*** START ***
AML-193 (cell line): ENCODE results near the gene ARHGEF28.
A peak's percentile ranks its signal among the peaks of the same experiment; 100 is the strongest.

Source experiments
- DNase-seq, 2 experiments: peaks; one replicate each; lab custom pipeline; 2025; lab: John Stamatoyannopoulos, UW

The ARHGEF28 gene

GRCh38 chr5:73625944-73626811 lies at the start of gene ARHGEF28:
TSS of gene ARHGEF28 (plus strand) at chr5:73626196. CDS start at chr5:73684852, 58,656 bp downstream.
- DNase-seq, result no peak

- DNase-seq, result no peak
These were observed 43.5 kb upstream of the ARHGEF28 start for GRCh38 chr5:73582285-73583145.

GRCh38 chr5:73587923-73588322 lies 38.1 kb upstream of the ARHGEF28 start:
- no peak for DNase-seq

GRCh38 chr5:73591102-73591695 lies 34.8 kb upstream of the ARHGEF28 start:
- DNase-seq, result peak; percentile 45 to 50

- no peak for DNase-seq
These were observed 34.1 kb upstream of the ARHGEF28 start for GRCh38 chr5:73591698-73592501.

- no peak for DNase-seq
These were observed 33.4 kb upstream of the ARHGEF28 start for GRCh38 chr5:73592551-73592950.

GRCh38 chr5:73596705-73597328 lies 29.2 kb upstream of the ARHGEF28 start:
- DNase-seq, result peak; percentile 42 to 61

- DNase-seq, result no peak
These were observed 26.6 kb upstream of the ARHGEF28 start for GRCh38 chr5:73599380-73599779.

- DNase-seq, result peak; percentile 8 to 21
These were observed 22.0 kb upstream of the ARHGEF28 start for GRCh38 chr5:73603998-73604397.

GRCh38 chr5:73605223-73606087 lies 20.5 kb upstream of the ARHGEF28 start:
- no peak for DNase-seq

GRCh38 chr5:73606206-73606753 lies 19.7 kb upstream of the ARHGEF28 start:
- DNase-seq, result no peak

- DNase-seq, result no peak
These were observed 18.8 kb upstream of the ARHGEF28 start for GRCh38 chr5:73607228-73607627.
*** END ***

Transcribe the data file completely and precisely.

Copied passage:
AML-193 (cell line): ENCODE results near the gene ARHGEF28.
A peak's percentile ranks its signal among the peaks of the same experiment; 100 is the strongest.

Source experiments
- DNase-seq, 2 experiments: peaks; one replicate each; lab custom pipeline; 2025; lab: John Stamatoyannopoulos, UW

The ARHGEF28 gene

GRCh38 chr5:73625944-73626811 lies at the start of gene ARHGEF28:
TSS of gene ARHGEF28 (plus strand) at chr5:73626196. CDS start at chr5:73684852, 58,656 bp downstream.
- DNase-seq, result no peak

- DNase-seq, result no peak
These were observed 43.5 kb upstream of the ARHGEF28 start for GRCh38 chr5:73582285-73583145.

GRCh38 chr5:73587923-73588322 lies 38.1 kb upstream of the ARHGEF28 start:
- no peak for DNase-seq

GRCh38 chr5:73591102-73591695 lies 34.8 kb upstream of the ARHGEF28 start:
- DNase-seq, result peak; percentile 45 to 50

- no peak for DNase-seq
These were observed 34.1 kb upstream of the ARHGEF28 start for GRCh38 chr5:73591698-73592501.

- no peak for DNase-seq
These were observed 33.4 kb upstream of the ARHGEF28 start for GRCh38 chr5:73592551-73592950.

GRCh38 chr5:73596705-73597328 lies 29.2 kb upstream of the ARHGEF28 start:
- DNase-seq, result peak; percentile 42 to 61

- DNase-seq, result no peak
These were observed 26.6 kb upstream of the ARHGEF28 start for GRCh38 chr5:73599380-73599779.

- DNase-seq, result peak; percentile 8 to 21
These were observed 22.0 kb upstream of the ARHGEF28 start for GRCh38 chr5:73603998-73604397.

GRCh38 chr5:73605223-73606087 lies 20.5 kb upstream of the ARHGEF28 start:
- no peak for DNase-seq

GRCh38 chr5:73606206-73606753 lies 19.7 kb upstream of the ARHGEF28 start:
- DNase-seq, result no peak

- DNase-seq, result no peak
These were observed 18.8 kb upstream of the ARHGEF28 start for GRCh38 chr5:73607228-73607627.